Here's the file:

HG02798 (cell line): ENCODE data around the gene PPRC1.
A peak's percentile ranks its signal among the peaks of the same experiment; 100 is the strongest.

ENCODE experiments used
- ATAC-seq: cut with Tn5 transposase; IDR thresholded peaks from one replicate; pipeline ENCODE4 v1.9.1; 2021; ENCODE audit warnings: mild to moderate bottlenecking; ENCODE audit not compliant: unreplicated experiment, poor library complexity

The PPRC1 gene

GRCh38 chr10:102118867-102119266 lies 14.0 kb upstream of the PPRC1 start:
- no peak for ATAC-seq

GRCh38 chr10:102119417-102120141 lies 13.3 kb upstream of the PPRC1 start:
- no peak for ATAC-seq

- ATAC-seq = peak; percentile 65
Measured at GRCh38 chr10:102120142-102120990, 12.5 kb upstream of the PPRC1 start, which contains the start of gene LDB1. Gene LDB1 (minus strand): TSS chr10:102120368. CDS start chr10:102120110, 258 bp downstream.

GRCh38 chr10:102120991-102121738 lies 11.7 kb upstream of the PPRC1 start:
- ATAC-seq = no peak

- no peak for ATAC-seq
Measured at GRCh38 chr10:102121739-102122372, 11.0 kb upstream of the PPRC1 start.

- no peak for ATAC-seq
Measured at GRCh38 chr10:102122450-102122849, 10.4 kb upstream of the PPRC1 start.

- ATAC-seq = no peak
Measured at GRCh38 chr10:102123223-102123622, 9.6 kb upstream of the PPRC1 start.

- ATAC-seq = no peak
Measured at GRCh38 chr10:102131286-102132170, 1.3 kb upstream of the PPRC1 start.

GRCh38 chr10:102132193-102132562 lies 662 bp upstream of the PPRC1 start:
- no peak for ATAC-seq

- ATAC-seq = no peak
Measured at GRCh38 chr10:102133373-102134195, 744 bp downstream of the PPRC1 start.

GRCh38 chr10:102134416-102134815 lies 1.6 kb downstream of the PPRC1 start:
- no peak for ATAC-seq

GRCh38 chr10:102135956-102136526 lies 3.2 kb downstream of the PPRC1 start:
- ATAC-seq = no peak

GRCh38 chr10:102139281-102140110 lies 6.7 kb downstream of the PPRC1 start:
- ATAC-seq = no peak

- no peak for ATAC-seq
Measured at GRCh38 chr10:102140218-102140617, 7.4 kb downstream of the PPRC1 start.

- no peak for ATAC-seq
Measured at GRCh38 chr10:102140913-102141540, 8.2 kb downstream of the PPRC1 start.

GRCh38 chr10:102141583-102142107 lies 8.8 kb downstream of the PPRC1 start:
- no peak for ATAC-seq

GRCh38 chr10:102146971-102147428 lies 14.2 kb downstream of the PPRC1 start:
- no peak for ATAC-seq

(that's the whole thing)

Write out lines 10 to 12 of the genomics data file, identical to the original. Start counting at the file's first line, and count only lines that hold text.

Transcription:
- ATAC-seq = peak; percentile 65
Measured at GRCh38 chr10:102120142-102120990, 12.5 kb upstream of the PPRC1 start, which contains the start of gene LDB1. Gene LDB1 (minus strand): TSS chr10:102120368. CDS start chr10:102120110, 258 bp downstream.

GRCh38 chr10:102120991-102121738 lies 11.7 kb upstream of the PPRC1 start: